By RG Cruz
Published on ABS-CBN News
Latest Philippine Headlines
3 December 2010
MANILA, Philippines – (UPDATE) The Office of the Presidential Adviser on the Peace Process announced a ceasefire with communist rebels from December 16 to January 3.
Government chief negotiator to the Communist Party of the Philippines-New People’s Army-National Democratic Front (CPP-NPA-NDF) Undersecretary Alexander Padilla made this announcement in Malacañan on Friday.
Padilla said this is the longest such ceasefire between both parties in a long time.
“The Christmas suspension of military operations (SOMO) will be observed from December 16, traditionally the beginning of Simbang Gabi, up to and until January 3. Eighteen days, the longest ceasefire agreed upon in the last 10 years,” Padilla said.
He said the government, through himself and lawyer Pablito Sanidad, met with the NDF negotiating panel chief Luis Jalandoni, Connie Ledesma and their lawyer from December 1 to 2 in Hong Kong.
He said they did not have any pre-set agenda and had free-wheeling talks.
Padilla said there was a reiteration of the effectivity of the Joint Agreement on Safety and Immunity Guarantees or JASIG.
Jalandoni was also shown a copy of the order lifting a hold departure order against him, thus allowing him to return to the country freely.
Jalandoni is expected to fly to Manila tomorrow (Dec. 4).
Padilla said another round of informal talks has been set on the 2nd week of January to set the agenda and lay ground rules for a formal resumption of peace talks on the 3rd week of February next year.
The Aquino government thanked the Norwegian government for hosting the talks.
Presidential Adviser on the Peace Process Secretary Teresita Quintos Deles said the ceasefire is unilateral on both sides. She hopes both sides will monitor its implementation.
Deles clarified there were no promises of releases of NPA allies or personnel.
IMT won’t be pulled out
At the same time, Deles also revealed her optimism that the International Monitoring Team (IMT) overseeing the ceasefire between the Moro Islamic Liberation Front (MILF) and the government will not be pulled out.
Deles said that after being given notes verbale to keep their contingents to the IMT for 3 months, the governments of Brunei and Japan gave positive responses.
Deles also said the head of the IMT from Malaysia has sought assistance to keep their contingent on the ground, which, to Deles, is a positive sign the IMT won’t be pulled out.
Formal talks in February 2011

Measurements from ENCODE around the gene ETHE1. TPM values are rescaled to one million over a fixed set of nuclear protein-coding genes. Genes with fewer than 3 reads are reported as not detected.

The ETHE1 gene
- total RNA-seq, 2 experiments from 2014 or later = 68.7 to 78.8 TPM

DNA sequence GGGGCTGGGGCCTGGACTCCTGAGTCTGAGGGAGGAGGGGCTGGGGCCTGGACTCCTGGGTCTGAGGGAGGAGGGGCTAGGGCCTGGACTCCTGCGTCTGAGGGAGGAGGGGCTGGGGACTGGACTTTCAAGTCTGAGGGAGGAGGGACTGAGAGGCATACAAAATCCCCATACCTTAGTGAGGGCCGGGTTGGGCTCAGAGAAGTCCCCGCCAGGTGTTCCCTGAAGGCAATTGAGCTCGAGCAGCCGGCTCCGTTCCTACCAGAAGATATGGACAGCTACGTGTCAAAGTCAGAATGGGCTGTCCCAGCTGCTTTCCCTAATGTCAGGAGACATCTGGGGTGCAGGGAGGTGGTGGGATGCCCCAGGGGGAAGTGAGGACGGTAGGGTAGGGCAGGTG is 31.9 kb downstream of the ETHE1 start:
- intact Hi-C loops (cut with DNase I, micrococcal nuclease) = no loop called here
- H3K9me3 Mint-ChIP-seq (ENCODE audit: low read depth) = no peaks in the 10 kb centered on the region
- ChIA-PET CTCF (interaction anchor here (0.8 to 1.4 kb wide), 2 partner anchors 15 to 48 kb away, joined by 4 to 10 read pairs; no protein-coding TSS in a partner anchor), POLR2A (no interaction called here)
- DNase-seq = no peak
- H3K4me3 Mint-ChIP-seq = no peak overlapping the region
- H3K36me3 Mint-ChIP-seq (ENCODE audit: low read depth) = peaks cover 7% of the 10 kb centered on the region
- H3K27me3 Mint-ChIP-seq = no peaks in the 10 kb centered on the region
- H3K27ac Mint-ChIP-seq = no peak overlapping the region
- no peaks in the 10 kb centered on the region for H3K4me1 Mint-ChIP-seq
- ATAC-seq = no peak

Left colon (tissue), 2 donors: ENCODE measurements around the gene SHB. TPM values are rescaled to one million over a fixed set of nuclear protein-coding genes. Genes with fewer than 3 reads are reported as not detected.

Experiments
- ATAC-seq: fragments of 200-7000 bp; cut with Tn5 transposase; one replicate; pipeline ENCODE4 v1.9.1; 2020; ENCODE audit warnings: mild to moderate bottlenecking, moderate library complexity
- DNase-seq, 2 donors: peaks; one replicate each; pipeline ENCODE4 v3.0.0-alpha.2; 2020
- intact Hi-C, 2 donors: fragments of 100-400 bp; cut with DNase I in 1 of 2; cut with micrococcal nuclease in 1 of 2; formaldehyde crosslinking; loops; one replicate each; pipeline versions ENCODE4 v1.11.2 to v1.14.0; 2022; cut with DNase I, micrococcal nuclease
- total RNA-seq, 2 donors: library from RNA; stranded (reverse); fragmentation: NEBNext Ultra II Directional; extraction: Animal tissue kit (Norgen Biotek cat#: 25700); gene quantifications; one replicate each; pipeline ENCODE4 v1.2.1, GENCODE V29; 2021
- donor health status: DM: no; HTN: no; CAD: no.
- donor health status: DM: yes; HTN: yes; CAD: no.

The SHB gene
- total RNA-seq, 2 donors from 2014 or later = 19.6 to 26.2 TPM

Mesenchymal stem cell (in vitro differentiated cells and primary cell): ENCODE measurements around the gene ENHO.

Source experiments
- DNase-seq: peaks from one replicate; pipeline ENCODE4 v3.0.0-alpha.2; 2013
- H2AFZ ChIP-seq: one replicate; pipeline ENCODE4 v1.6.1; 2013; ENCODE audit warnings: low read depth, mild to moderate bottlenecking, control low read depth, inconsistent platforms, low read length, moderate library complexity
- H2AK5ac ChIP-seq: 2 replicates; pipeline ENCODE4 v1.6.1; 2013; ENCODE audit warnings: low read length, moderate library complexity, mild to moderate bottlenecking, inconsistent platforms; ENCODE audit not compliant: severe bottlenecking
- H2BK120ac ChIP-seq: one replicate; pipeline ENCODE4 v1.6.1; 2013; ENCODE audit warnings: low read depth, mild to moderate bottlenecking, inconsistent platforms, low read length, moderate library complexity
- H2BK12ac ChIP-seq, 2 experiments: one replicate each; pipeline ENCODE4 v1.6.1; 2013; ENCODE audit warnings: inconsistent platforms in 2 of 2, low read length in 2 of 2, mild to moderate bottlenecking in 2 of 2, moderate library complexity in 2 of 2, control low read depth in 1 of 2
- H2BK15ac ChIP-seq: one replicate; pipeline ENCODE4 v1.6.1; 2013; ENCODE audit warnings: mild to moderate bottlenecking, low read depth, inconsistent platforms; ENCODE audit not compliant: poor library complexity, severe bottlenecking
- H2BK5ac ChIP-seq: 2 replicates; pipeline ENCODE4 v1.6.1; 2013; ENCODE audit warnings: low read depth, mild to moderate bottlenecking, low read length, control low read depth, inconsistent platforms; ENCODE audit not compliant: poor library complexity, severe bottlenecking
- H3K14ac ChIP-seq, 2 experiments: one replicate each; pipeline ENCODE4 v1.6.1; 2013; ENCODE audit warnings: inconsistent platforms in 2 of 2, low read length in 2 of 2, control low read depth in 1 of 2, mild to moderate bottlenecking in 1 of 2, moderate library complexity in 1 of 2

Meanwhile, in a statement, Jalandoni, the chair of the NDF negotiating panel, said the formal peace talks are tentatively set on February 19 to 25, 2011 in Oslo, Norway.
He said both sides also agreed to have preliminary talks tentatively set on January 14 to 18, 2011 also in Oslo.
“The schedules for the formal talks will be confirmed after consultation with the other Panel members of both sides. The tentative dates of the meeting and formal talks will be presented to the Royal Norwegian Government, the Third Party Facilitator of the GRP-NDFP peace negotiations through Ambassador Ture Lundh,” the NDF said.
The NDF added that during the meeting, Padilla presented to Jalandoni a letter assuring that the JASIG remains effective, and that the hold departure order issued against him by the Arroyo administration was lifted by Chief State Council Ricardo Paras II last November 30.
“Atty. Padilla further gave assurance to Mr. Jalandoni that he could safely come to and leave the Philippines for a private family visit, citing the statement of President Aquino,” the NDF said.
The NDF, however, said that aside from the lifting of the JASIG’s suspension, it also urged the government to release the detained members of the NDF as well as the detained members of the so-called Morong 43.
The Morong 43, who are mostly health workers, were arrested by a joint police and military team last February from a resort house in Rizal province while allegedly undergoing bomb-making training.
The military has accused the health workers of having ties with the communist movement.
AFP to observe SOMO
Gen. Ricardo David, Armed Forces’ chief, said on Friday that the military will be observing the SOMO declared by the government.
“In view of this development, I am declaring the suspension of offensive military operations by the Armed Forces of the Philippines against the New People’s Army from 16 December 2010 to 03 January 2011,” announced David.
He said he hoped that the communist rebels will abide by the “agreement.”
“I believe that they will respect whatever agreements that were put into (motion) by the peace panel and the New People’s Army or the National Democratic Front,” the Armed Forces’ chief said.
David, however, reiterated that military troops will respond in “self-defense” if attacked during the period.
“However this will not preclude our soldiers from taking appropriate action in self defense and to protect our people and communities from armed threats, we hope that this gesture shall pave way for winning the peace and permanently putting an end to armed conflict,” said David.
as of 12/03/2010 6:26 PM